What does it mean to have humility? What is the value of humility? How can we practice humility? Let’s explore this oft-underrepresented attribute that is so healthy for us to prioritize in our lives: humility.
What does it mean to have humility?
The definition of “humble” can feel a bit slippery at times. Good ole’ Merriam-Webster defines humble as
- not proud or haughty: not arrogant or assertive
- reflecting, expressing, or offered in a spirit of deference or submission
It follows then that humility is the embodiment of a humble state.
However, I’ve found that sometimes people have a tendency to misunderstand humility to be more self-effacing and inhibited rather than an expression of healthy modesty.
So let me clear up any misconceptions for the record: humility is not a state of seeing ourselves as undeserving, less than, incapable, or unworthy. Rather, being humble is acknowledging our imperfection and welcoming compassion towards ourselves rather than defensively covering up our errors with inflated pride or arrogance.
What is the value of humility?
The benefits of humility stretch to many corners of our lives. When we practice humility, we
- Invite self-compassion. Humility allows us to be kinder to ourselves in our imperfections. We don’t have to expect perfection from ourselves. Instead, we can be kind to ourselves when we make mistakes.
- Create space for compassion towards others. Being humble not only acknowledges our capacity for error, but it creates space to see and accept others’ imperfections. It levels the playing field and removes a sense of comparison or competition when we engage with others.
- Acknowledge we have room to grow. Without humility, our pride can bump out any sense of teachability. When we are humble, we acknowledge we always have more room to grow. This creates opportunity for us to learn new things and gives us permission to try things differently in the future.
- Are open to revealing our vulnerabilities. Humility allows us to accept our tendency to make mistakes, and removes any shame we might be prone to feel when we mess up. Because of this, it’s not so scary to reveal our mistakes and imperfections to others because we understand these flaws don’t define who we are.
As you can see, there are an array of benefits of practicing humility, and they also align with caring for your mental health.
How to be a humble person
“How to be a humble person” is a bit misleading. I don’t believe that humility is a trait, it is a state, so rather I like to view it as a practice.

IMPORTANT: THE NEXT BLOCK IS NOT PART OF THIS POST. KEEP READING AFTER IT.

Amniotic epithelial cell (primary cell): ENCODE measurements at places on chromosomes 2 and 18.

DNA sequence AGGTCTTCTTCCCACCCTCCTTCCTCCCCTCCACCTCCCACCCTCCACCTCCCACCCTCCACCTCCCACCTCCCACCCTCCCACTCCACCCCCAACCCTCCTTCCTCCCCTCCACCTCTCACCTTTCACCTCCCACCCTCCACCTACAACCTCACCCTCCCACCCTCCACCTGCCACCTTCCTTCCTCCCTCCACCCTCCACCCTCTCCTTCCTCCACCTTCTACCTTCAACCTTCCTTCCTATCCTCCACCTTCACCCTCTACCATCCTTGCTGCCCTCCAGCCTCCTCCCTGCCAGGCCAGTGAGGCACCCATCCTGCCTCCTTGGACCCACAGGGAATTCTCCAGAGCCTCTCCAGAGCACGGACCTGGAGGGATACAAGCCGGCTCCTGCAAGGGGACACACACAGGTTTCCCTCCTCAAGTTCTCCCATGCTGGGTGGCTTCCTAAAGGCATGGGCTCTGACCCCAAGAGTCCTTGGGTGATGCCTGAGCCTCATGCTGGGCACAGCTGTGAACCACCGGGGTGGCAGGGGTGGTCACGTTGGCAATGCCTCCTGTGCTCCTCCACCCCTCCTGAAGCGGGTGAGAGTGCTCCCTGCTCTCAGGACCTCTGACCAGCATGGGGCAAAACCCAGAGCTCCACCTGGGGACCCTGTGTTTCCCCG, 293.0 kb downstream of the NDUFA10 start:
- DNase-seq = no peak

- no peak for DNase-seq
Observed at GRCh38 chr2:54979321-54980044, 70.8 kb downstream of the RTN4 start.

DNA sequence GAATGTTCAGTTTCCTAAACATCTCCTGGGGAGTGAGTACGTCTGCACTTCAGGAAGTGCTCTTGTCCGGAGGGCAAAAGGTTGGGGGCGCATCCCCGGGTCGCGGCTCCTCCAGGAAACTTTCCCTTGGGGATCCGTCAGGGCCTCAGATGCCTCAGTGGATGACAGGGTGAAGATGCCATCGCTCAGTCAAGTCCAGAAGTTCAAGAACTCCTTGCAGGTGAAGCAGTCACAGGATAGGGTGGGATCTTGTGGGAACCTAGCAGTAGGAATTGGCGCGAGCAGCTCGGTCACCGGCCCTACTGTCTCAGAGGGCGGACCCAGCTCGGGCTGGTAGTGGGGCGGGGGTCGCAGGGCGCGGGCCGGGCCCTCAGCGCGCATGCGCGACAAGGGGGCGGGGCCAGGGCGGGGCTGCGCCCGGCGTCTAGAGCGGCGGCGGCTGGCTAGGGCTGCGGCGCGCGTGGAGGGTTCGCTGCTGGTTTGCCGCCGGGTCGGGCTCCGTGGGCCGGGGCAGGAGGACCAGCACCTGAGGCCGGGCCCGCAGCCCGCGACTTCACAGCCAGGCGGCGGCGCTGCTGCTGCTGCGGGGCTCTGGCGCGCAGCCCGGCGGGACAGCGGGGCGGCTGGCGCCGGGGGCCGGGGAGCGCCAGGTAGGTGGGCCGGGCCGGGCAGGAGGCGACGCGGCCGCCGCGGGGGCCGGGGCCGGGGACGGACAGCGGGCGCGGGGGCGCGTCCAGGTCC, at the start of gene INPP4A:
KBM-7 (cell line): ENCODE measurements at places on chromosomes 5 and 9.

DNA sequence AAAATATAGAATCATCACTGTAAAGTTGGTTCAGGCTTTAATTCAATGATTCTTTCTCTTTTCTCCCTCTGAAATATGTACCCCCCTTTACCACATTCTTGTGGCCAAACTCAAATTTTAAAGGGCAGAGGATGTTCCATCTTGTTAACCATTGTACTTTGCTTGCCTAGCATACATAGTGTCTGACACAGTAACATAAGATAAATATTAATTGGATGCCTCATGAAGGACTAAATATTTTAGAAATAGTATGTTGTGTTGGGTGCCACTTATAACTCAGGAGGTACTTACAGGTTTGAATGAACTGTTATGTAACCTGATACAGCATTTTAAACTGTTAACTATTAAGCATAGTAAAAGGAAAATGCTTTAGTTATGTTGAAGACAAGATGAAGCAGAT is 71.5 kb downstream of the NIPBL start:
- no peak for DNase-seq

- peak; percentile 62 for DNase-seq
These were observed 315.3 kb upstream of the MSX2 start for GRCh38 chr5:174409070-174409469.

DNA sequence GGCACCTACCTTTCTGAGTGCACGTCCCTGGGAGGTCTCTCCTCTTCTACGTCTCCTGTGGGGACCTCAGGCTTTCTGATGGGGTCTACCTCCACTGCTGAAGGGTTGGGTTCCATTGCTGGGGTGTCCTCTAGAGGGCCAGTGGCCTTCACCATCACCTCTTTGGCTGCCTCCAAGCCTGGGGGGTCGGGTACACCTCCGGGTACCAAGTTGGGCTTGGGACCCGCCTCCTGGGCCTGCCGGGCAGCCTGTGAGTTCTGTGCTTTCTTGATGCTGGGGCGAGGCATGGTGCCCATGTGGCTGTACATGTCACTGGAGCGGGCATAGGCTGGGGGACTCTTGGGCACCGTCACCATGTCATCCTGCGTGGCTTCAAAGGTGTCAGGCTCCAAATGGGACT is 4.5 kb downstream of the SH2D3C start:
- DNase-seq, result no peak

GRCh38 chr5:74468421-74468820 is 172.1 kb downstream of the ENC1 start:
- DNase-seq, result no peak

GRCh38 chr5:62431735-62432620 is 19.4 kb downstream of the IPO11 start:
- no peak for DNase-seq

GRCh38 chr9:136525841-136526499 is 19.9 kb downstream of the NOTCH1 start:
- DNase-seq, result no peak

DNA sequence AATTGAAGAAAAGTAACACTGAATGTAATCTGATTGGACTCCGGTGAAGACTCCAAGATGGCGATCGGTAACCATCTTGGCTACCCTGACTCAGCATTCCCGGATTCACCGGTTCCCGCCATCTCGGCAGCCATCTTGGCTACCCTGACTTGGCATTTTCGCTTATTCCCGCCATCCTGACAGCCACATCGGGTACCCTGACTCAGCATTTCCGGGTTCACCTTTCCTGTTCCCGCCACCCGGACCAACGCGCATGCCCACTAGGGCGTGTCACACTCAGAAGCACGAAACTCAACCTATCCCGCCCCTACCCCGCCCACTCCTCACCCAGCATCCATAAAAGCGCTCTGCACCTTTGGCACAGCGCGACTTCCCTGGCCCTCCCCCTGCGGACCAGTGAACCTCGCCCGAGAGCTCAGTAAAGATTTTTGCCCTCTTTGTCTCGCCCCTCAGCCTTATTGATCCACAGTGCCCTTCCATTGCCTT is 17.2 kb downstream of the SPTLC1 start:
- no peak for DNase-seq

The key to practicing humility is regularly taking a moment to step outside of ourselves and step into the mind of someone else using our curious mind. I don’t mean this in a gossipy way of trying to access information about someone’s personal life that isn’t yours to know, but to notice the thoughts and behaviors of those around you and allow yourself to wonder with curiosity how those individuals approach the world differently than you.
The best way to do this is by inviting others to share their stories. When we see someone else’s differences in the context of also seeing their humanness, it helps us be more aware of ourselves in the context of our own human story.
If you put this into practice, I encourage you to explore the stories of those that you perceive as quite different than you. Maybe they vote differently than you or are of a different faith background. Challenge yourself to be open to seeing their story. This helps release us from the echo chamber of surrounding ourselves with other like-minded people that lead us to be ever more self-inflated in our beliefs and actions.
FYI (for your inspiration):
The humble man makes room for progress; the proud man believes he is already there. – Ed Parker
Success is not a good teacher, failure makes you humble. -Shah Rukh Khan
Humility is the true key to success. Successful people lose their way at times. They often embrace and overindulge from the fruits of success. Humility halts this arrogance and self-indulging trap. Humble people share the credit and wealth, remaining focused and hungry to continue the journey of success.
If you aren’t humble, whatever empathy you claim is false and probably results from some arrogance or the desire to control. But true empathy is rooted in humility and the understanding that there are many people with as much to contribute in life as you.
You may also find it helpful to watch my video on practicing humility:
I hope you find these tools helpful as you learn to cultivate humility in your life. As always, I’d like to be clear that this blog post isn’t intended as professional counseling or clinical advice. If you’re in need of support, please consider speaking to a professional to be evaluated.
Dr. Marie Fang is a licensed psychologist offering therapy and counseling services to individuals in the Silicon Valley. Her office is located in central San Jose. She specializes in anxiety counseling, identity counseling, and faith counseling. Learn more about Dr. Marie Fang’s Counseling Services.